I was vaguely aware this magazine existed, but as it is published in the UK I never had a chance to read it. This was remedied recently as I won a giveaway from the publisher, and was sent the January issue.
I prefer to get the dead-tree version of magazines if possible (yes, I'm an unrepentant Luddite dinosaur) and when it arrived, I was surprised by its weight and heft. It's a square booklet with nice thick paper stock that feels good in the hand. The font is readable (if a bit small--curse aging eyes) and there are interesting illustrations for all the stories. There is also an extensive book and film review section (seriously; for the latter Nick Lowe covers 30 recent movies in one fell swoop) and interviews with British SF authors.
The stories seem to be above average quality: there were none I outright hated (although there was one I cast a side-eye to, but that was because of the gimmicky concept). There are four good to very good stories in the issue:
"Murder by Proxy" by Philip Fracassi. A wise-cracking detective with a deep-rooted fear of ventriloquist dummies tries to solve a locked-room mystery where the victims are being murdered in an impossibly brutal fashion.
"The Coming of the Extroverts" by Daniel Bennett. Aliens invade under the guise of East City’s newest band, The Extroverts. Only one person can stop them: Moog, part time holo-synth player, who is looking to replace them on the bill…
"The Building Across the Street" by R.T. Ester. To avoid getting chipped and interred at a facility for the unhoused, Leland agrees to help intercept alien dispatches originating light years from Earth.
"Last Act of the Revolution" by Louise Hughes. Esther was a woman who lived the revolution, fighting with every breath she had to free a world from its corporate overlords. Trouble is, the revolution won.
(Descriptions from the website)
"Murder by Proxy" is a long story (word counts aren't given, but this has got to be a novelette at least)
with a noir/horror edge. The opening lines--
The room is scarlet. A valentine from hell.
As a twenty-year veteran in the most crime-ridden area of the city, I've seen things no man or woman should ever lay eyes on. But even I had to wince at the carnage in apartment 327.
--set the tone immediately, with the protagonist's cynical, world-weary voice. Granted, this is bordering on cliche and nothing we haven't heard countless times before. Still, as the story goes along it gets more interesting and gradually sets itself apart, especially with the introduction of the AI antagonist and the touch of the supernatural in the protagonist's phobia of puppets. The author does a very good job of describing how creepy toys can be.
"The Coming of the Extroverts" is a shorter, cyberpunkish story with a protagonist (amusingly) named Moog. (Somebody remembers the Moog synthesizer, eh?) The editor demonstrates their facility for picking stories with killer opening lines:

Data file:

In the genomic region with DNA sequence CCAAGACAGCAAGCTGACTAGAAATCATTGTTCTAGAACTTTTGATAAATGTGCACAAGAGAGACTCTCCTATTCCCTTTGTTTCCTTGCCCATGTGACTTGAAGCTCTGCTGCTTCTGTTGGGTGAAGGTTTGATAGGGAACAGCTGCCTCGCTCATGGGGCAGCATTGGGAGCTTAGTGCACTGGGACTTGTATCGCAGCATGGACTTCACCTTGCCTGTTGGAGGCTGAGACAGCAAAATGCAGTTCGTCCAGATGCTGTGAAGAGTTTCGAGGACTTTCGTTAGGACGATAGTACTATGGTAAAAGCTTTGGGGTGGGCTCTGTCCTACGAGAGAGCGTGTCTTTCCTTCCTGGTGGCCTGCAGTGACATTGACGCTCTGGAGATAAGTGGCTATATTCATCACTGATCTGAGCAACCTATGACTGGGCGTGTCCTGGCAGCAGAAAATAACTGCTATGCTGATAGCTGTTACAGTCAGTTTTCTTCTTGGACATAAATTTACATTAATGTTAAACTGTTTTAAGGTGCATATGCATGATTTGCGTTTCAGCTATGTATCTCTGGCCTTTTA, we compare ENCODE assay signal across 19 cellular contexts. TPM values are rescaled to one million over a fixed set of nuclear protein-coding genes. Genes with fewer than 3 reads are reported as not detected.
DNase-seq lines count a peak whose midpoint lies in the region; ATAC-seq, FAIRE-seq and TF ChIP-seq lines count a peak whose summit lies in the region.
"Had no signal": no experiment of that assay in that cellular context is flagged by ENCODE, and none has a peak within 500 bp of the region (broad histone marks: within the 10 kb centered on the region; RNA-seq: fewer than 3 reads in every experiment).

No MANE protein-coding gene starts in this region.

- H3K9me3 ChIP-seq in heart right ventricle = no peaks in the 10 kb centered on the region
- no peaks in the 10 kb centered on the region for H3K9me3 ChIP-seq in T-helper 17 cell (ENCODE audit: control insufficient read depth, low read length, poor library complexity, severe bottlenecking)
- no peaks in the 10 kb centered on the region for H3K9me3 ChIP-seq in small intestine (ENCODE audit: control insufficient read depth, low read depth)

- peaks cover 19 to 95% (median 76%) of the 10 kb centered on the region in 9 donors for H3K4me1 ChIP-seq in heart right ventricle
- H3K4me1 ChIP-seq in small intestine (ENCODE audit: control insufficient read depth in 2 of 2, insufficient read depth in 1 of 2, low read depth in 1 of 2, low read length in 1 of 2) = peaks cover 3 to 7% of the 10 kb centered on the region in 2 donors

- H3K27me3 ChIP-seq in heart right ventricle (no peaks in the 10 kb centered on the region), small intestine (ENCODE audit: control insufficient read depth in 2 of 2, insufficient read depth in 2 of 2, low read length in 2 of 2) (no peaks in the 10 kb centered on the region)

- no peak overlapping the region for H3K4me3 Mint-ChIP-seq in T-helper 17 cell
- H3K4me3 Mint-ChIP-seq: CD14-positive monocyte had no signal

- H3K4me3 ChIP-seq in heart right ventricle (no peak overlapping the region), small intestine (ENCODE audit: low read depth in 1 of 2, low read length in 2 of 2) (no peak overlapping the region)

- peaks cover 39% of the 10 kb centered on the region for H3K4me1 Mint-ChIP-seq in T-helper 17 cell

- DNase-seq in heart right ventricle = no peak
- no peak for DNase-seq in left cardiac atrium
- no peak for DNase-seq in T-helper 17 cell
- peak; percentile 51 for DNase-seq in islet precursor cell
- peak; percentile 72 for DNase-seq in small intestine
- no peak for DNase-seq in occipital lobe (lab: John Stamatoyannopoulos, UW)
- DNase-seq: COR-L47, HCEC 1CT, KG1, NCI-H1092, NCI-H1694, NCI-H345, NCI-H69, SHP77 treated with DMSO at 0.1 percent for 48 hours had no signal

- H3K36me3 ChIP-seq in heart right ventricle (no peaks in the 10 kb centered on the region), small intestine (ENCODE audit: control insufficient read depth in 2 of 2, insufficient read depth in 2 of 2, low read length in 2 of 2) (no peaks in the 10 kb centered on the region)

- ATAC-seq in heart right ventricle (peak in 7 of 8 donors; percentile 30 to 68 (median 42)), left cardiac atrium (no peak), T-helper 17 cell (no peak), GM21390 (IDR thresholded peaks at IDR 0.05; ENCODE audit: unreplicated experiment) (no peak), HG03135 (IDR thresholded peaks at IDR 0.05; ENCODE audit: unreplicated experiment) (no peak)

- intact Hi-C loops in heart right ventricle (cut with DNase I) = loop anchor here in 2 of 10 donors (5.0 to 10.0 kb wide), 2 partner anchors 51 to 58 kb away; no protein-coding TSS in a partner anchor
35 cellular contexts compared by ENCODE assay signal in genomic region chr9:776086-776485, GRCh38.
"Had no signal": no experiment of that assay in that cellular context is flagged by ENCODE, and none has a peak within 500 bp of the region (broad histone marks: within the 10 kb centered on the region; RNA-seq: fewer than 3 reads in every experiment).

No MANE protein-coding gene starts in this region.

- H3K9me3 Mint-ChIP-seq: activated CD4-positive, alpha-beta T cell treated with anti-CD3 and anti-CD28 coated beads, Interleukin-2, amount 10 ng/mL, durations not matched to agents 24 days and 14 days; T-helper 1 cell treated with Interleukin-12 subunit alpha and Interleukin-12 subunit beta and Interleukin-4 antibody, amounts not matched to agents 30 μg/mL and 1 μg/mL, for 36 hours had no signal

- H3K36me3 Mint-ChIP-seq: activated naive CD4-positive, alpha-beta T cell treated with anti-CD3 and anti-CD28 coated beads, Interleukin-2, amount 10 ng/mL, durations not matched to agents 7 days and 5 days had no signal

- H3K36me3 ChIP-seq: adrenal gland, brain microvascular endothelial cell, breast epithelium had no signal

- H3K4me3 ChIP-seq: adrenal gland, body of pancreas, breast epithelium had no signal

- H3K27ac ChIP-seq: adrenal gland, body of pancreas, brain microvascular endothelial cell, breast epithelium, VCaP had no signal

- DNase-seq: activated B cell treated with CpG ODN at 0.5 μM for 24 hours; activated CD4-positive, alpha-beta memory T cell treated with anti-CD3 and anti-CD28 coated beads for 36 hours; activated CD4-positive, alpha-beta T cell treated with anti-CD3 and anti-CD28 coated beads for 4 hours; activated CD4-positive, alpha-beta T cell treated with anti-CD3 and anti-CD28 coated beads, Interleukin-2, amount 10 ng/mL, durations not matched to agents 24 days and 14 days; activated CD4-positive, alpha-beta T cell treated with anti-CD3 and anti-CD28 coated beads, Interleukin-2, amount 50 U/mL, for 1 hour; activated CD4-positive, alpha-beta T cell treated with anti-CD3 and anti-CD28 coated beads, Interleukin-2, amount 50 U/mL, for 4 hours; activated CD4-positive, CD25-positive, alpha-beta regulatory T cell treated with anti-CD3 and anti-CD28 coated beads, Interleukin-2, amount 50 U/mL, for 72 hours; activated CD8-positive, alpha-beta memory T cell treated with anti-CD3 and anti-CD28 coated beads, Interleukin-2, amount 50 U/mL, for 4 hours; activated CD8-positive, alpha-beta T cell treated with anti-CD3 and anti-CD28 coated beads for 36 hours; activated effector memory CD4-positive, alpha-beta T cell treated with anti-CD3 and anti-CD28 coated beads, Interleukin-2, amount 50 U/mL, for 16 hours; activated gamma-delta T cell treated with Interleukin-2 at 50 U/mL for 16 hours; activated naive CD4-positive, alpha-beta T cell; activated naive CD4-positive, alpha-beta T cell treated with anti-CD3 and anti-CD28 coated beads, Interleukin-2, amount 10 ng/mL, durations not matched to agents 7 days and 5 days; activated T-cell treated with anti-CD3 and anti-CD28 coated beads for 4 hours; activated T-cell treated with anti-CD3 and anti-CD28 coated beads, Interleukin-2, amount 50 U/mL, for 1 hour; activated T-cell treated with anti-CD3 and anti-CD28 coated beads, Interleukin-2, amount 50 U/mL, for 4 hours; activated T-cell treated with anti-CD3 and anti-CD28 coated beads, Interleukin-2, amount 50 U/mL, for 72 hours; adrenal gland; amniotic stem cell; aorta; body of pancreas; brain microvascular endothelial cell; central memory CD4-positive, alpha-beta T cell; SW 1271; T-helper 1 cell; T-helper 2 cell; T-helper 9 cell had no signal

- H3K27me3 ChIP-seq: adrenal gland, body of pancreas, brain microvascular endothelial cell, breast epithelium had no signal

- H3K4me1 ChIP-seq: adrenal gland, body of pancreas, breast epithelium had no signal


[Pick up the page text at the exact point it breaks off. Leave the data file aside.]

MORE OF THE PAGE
"They move amongst us like predators, looking to dominate with their will. The relentless force of their personalities: really, it's a kind of murder. At every step of my life, they've dogged me, beaten me down, beaten us all down, if you think about it. Extroverts! Don't you ever wonder what they are?"
This story has a nice twist to it, and it's all there in the opening sentences. The ending is also a clever little tip to UFO buffs and X-Files fans.
"The Building Across the Street" is an absorbing little onion of a story. It gradually peels the layers back on an interstellar mystery, with the setting serving up a side of dystopia, as shown in the opening lines:
The night Leland met Agent Everly, he had expected her to inject him with a Homeless Tagging Chip.
The chip was for adults--able-bodied and otherwise--without proper living arrangements. You could not sleep on a park bench without the chip passing electric currents through your body in intervals. You could not ride the train past a set number of stops.
As an aside, how sinister is this idea? One gets the impression there are certain people and organizations now who, in their dislike and patronization of the homeless, would be eager to implement this if they could.
"Last Act of the Revolution" is a quiet character study asking an interesting question: what happens to the fiery revolutionary when she can't let go of all the years of fighting, now that she has attained her goal? The opening lines:
Everyone knows the name Esther Wright. We know her face. We know her deeds. But can anyone really know her? This woman who broke us free from the shackles of Try-N-Mite corporate control.
The Esther Wright I met on Memorial Day was a woman trying to stay out of the limelight. Dressed simply, in a long green coat, torn at the pockets and elbows, and a headscarf of rainbows, she seemed to cling to the revolutionary identity she lived with for so many years. I think we can forgive her for not wearing purple.
She is a woman not used to following the rules.
Talk about painting a picture with few words. I think this is my favorite story in the issue.
Altogether, this is an outstanding magazine worthy of support, I think. It's too bad airmail delivery across the pond is so expensive, or I would be tempted to get the print version myself.